February 3, 2023
I love this drink – love it! And, as it’s the lover’s month, so to speak, felt I should kick things off with a drink I love. And this is it! Funny enough, was thinking about it recently over the past holiday season, when making it for some holiday pals. See, I always couched it in a sorta murder mystery persona (if cocktails have personas, which I believe they do), the drop of crimson blood on the slippers giving Miss Marple the needed clue (or whomever detective you desire, I’m feeling Marple-y) to solve the mystery. But, during this holiday season and discussion, a thought popped into my addled mind – wouldn’t Santa have slippers the color of crimson? Maybe? Maybe! So, that meant this could be a holiday drink, too. Either way, I love it. You will do. No matter what holiday you’re sipping it on.
The Crimson Slippers, from Dark Spirits
2 ounces dark rum
1 ounce Campari
1/2 ounce triple sec
Dash of Peychaud’s bitters
Lime slice for garnish
1. Fill a cocktail shaker halfway full with ice cubes. Add the rum, Campari, triple sec, and bitters. Shake well.
2. Strain into a cocktail glass.
3. Squeeze the lime slice over the glass and drop it in.
January 20, 2023
This pretty amazing gin drink is sadly not one you see around these days – a crying shame, as it’s delish. Let’s work together to bring it back! It’s from the legendary Patrick Gavin Duffy’s Official Mixer’s Manual (1940 edition), one of the big and necessary books from the early-middle of last century. A tome all cocktail lovers should have, me thinks, full of drinks and drink-making history and wisdom (and Duffy’s genial crankiness). This one features a heavy dollop of gin as the base, and then smaller amounts of maraschino, sweet vermouth, and Cointreau. So, you’ll want a gin you’re really fond of: I’m using Monkey 47 Schwarzwald Dry Gin, whose smooth juniper, citrus, spice, pepper, botanicals, and berries balance is a treat. Add in the nutty maraschino, sweet and orange-y Cointreau, herbal vermouth, and a little lovely lemon oil and you end up with a cocktail fit for, well, a lord!
The Lord Suffolk
2-1/2 ounces Monkey 47 Schwarzwald gin
1/2 ounce Luxardo maraschino
1/2 ounce Cocchi Torino sweet vermouth
1/2 ounce Cointreau
Lemon twist, for garnish
1. Fill a cocktail shaker halfway full with cracked ice. Add everything but the twist. Stir well.
2. Strain into a cocktail glass, and garnish with the twist. Give a toast to the past, and then the future.
January 13, 2023
Here’s a nice kettle of booze. Perhaps (due to its minty-crushed-ice-y-fruit-y nature) this is more of a spring and early summer – or late summer – number? But I was feeling the need for some summer feeling, and so decided to revisit it as a mid-winter splash of sunshine. And really, the whiskey base certainly helps warm those winter blues. Maybe it should just be had on sunny winter days? Or maybe whenever one darn well feels like it! Drinking should be fun and not an ever-involved thought exercise, anyway. The first time I made this, I utilized Tommyrotter Distillery Triple Barrel American whiskey (which had happily shown up via the post), but this time I wanted to try a bourbon, and wanted to go local, and so went with Woodinville Whiskey’s award-winning (and always reliable!) Straight Bourbon. The slight sweetness and memorable spice went decidedly well with the fruit and mint notes (might be hard in winter to find good mint, depending on where you are, but stick with it! To the bold come the spoils and all that) I felt. Really, a lush lovely drink, no matter when drunk.
My Final Offer
1-1/2 ounces Woodinville Whiskey Company Straight Bourbon
3/4 ounces Rothman & Winter Orchard apricot liqueur
2 dashes Fee Brothers Peach bitters
4-1/2 ounces club soda
Mint sprig, for garnish
1. Fill a cocktail shaker or mixing glass halfway full with ice cubes. Add the whiskey, liqueur, and bitters. Stir well.
2. Fill a highball or comparable glass with crushed ice (or cracked if needs must). Strain the mix from above into the glass.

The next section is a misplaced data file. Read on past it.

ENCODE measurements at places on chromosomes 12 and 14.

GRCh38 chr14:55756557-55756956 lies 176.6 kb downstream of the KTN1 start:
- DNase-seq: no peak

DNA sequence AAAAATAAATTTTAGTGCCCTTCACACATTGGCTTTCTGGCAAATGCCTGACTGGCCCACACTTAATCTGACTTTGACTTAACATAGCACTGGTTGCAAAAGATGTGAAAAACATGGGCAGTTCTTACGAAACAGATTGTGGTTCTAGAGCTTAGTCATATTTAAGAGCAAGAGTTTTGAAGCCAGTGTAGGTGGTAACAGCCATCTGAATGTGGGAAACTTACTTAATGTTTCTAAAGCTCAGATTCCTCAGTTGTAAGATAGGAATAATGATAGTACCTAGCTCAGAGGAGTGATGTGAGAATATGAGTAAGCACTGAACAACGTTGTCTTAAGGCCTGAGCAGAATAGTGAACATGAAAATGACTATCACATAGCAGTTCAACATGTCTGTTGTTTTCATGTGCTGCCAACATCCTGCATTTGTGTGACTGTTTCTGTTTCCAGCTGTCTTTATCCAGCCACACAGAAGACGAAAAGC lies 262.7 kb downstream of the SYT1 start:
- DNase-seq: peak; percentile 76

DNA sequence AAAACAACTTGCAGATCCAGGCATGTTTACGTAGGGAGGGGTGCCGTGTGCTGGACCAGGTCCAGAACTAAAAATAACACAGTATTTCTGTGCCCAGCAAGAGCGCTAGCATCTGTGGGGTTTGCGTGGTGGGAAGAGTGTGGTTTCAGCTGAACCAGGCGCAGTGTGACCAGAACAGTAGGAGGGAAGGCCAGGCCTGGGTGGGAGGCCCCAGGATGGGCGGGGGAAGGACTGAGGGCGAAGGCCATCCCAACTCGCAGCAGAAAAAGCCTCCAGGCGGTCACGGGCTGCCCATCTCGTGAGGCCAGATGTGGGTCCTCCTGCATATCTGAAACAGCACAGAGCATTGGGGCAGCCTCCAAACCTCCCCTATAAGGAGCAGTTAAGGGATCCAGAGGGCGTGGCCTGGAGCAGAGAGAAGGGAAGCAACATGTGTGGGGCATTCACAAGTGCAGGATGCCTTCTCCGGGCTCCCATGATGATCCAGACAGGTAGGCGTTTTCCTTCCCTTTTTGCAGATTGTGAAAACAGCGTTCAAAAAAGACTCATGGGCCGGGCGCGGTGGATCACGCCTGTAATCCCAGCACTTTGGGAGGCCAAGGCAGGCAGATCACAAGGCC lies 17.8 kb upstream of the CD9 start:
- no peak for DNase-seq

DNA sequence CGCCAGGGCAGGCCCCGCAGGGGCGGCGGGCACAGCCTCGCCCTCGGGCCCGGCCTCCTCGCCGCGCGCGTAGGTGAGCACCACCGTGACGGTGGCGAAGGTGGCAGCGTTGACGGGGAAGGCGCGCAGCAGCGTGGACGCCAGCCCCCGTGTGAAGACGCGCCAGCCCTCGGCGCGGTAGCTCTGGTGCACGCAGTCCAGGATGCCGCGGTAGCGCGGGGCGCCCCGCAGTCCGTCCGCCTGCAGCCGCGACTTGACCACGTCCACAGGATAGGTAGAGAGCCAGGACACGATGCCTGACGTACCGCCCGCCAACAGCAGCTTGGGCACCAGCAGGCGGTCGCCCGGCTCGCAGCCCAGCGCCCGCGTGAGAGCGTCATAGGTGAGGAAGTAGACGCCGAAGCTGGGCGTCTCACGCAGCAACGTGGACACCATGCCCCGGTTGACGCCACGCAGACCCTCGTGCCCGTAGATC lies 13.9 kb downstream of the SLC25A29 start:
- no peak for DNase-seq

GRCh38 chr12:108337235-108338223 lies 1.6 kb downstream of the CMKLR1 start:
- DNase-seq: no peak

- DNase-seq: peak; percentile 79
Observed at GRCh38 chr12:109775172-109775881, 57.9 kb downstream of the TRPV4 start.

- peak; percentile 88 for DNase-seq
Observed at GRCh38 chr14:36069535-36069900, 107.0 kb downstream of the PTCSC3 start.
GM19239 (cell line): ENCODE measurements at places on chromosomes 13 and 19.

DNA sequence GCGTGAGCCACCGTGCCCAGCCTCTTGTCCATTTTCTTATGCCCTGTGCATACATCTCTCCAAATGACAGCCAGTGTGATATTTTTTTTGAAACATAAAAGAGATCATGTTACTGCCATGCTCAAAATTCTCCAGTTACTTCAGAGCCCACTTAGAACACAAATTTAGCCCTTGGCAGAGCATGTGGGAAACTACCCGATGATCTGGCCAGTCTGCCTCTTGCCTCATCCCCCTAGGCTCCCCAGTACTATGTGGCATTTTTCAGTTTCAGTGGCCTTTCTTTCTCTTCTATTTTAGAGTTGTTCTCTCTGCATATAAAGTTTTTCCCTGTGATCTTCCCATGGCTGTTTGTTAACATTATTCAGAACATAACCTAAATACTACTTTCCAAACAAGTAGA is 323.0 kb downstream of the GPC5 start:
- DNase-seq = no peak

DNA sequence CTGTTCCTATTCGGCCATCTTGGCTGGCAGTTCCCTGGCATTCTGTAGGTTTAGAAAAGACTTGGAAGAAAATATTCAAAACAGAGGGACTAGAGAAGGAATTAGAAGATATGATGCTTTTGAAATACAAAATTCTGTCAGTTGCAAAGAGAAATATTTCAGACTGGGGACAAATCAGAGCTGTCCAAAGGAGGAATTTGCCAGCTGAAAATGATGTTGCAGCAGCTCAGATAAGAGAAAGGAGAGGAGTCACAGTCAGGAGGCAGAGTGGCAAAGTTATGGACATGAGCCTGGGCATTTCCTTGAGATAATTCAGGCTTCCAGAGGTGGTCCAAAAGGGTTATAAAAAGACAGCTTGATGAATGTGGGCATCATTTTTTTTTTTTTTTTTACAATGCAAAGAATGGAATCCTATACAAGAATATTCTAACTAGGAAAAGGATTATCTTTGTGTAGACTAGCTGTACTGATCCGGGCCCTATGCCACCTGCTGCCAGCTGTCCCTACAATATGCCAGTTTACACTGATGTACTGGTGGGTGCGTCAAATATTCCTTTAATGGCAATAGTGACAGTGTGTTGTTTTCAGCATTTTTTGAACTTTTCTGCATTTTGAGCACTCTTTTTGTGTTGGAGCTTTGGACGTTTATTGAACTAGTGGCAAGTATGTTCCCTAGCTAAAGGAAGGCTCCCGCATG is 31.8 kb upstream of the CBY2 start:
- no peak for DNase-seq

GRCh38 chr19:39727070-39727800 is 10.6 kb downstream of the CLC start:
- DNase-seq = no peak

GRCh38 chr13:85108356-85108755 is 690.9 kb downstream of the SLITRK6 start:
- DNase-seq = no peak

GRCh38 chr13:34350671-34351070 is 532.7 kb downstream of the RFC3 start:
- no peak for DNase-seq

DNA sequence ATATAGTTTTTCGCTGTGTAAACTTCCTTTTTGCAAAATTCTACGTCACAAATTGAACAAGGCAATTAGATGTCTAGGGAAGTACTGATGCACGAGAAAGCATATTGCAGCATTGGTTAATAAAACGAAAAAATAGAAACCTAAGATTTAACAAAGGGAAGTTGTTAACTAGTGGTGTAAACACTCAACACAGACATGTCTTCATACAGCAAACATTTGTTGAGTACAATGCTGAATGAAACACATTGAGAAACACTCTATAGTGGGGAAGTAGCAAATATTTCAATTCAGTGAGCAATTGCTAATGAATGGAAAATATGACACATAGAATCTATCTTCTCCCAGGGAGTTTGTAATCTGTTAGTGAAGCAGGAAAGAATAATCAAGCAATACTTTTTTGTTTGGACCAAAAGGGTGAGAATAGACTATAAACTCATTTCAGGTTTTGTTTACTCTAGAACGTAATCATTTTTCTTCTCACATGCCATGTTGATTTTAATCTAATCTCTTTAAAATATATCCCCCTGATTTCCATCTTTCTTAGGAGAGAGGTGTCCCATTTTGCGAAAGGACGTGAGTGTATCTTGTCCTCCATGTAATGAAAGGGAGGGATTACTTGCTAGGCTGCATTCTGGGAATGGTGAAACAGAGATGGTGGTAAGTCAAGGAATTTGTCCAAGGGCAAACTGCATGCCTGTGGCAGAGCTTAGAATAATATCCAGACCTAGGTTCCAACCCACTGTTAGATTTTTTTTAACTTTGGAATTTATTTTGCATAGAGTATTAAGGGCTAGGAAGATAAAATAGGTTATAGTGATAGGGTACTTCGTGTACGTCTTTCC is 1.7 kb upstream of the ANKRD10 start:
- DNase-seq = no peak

3. Top with the club soda. Garnish with the mint.
December 23, 2022
There are holiday traditions, there are wonderful holiday traditions, and then there’s having the legendary Fish House Punch at the end of each year (or the beginning) – that’s a tradition nearly above all others, at least in the U.S., where this venerable punch has been punched up and sipped for hundreds of years, starting way back in the year 1732 (according to yore – I wasn’t actually there, though I am rather old) at Philadelphia’s Schuylkill fishing club, where I am sure (because sometimes the world is actually okay – meaning, I am not really sure, as I wasn’t there, but feel sure anyway, and want it to be true) folks sipped it by the bucketfuls around this time of year, much like I am now in the habit of doing, thanks to pals Eve and Curtis, who are annual Fish-House-Punch makers and distributors, and so I raise a glass in cheers to them, and to those who consumed this mix in the past, and to you, naturally, and to this sentence, which much like this year is now finally ending.
Fish House Punch, Serve 10
Block of ice (or cracked ice)
1 750-milliliter bottle dark rum
15 ounces cognac
7-1/2 ounces peach brandy
7-1/2 ounces freshly-squeezed lemon juice
7-1/2 ounces Simple Syrup
1. Add the ice to a punch bowl (fill about three quarters full if using cracked ice.) Add the rum, cognac, brandy, juice, and syrup. Stir 10 times, while humming holiday tunes.
2. Stir 10 more times. Serve in punch cups or wine glasses or what have you.
December 16, 2022
As the end of another year looms in front of us (along with the joyous and jolly holiday season), it reminds me that – I am old, hahaha! So old that I remember being in New York City, the biggest city in the world, make it there, etc., to teach a cocktail class or some such, and when I went into a bar, a good bar, and asked for a Negroni, they didn’t know how to make it. Now, you youngsters with your Negroni weeks and endless Negroni variations probably can’t believe it, but it’s true! The booze world of modern times is an oft-marvelous place, even though not all Negroni relatives are as marvelous, some are. And the Rosita is one of the top international Negroni, let’s call it a cousin. The usual modern-day Rosita recipe I believe goes back to the great, friendly, fantastic Gary Regan (sadly now shaking and sipping at that big ol’ bar in the sky), back to his Bartender’s Bible. The drink is – if you don’t know – a drink that combines tequila, both sweet and dry vermouths, Campari, and Angostura bitters. Delicious! Shades of the Negroni, changed up by tequila’s vegetal smoke and the dry vermouth’s lighter and bitter’s darker notes, holding on to the deep herbs and coloring of the Campari and sweet vermouth.